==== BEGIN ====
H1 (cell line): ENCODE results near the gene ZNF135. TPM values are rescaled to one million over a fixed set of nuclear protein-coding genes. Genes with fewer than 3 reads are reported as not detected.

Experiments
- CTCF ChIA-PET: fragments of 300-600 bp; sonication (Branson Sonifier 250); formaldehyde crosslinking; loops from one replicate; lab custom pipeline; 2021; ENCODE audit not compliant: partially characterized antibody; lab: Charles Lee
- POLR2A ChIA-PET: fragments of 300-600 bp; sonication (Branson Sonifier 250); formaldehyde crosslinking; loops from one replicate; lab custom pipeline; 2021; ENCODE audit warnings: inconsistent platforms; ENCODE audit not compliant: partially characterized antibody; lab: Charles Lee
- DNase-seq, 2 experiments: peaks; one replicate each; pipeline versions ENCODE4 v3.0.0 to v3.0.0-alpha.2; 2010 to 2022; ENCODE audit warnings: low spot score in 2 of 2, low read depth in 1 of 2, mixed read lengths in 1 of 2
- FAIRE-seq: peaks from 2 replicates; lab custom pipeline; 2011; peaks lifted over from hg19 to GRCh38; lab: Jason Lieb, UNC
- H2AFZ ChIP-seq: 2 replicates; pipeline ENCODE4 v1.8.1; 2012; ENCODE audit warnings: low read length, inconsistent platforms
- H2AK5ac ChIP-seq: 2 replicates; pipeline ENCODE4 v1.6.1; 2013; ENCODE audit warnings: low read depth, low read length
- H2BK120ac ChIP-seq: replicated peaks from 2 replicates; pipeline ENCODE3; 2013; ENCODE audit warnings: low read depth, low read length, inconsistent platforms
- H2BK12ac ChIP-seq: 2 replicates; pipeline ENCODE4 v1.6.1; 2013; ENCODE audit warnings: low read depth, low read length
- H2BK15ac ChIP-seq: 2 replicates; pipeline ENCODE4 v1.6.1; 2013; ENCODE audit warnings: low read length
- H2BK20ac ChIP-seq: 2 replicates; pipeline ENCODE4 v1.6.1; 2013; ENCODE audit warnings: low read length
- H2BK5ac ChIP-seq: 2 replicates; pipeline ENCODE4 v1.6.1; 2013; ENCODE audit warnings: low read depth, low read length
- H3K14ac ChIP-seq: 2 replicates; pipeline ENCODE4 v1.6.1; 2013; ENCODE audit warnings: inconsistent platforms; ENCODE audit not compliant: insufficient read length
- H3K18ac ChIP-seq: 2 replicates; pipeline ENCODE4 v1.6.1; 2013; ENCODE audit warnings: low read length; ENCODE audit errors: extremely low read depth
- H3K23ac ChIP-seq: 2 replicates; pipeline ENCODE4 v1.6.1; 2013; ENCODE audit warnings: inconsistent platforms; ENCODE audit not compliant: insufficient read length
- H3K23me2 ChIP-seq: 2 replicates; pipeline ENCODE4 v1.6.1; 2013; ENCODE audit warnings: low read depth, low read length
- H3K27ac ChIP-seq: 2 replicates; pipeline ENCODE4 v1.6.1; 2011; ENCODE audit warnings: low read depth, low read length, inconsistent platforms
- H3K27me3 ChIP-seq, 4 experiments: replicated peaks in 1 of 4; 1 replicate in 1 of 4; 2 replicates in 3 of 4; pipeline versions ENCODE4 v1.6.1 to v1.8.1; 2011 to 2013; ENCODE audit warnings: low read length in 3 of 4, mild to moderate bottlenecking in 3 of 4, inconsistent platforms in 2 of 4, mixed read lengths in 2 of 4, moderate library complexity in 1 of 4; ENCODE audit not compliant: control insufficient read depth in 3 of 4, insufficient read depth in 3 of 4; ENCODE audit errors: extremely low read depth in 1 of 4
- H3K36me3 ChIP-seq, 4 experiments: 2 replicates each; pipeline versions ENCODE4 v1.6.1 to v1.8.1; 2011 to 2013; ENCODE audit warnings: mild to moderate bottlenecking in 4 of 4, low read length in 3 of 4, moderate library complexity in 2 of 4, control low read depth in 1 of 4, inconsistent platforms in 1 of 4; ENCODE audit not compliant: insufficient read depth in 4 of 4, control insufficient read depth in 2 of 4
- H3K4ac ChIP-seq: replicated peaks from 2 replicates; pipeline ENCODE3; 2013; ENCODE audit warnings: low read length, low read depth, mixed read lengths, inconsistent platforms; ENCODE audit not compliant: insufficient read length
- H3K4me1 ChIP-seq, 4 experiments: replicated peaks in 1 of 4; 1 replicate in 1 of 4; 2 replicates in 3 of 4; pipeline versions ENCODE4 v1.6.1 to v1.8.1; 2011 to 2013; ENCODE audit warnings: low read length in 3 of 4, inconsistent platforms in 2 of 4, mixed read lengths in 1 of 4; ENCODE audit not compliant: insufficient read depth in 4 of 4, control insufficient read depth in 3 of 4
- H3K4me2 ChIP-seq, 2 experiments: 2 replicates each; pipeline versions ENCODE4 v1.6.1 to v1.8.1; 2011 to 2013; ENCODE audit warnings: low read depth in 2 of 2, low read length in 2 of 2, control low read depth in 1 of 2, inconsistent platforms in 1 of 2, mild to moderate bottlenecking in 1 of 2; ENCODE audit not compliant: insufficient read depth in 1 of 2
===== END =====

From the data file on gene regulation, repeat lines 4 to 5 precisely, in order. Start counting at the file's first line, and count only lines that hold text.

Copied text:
- POLR2A ChIA-PET: fragments of 300-600 bp; sonication (Branson Sonifier 250); formaldehyde crosslinking; loops from one replicate; lab custom pipeline; 2021; ENCODE audit warnings: inconsistent platforms; ENCODE audit not compliant: partially characterized antibody; lab: Charles Lee
- DNase-seq, 2 experiments: peaks; one replicate each; pipeline versions ENCODE4 v3.0.0 to v3.0.0-alpha.2; 2010 to 2022; ENCODE audit warnings: low spot score in 2 of 2, low read depth in 1 of 2, mixed read lengths in 1 of 2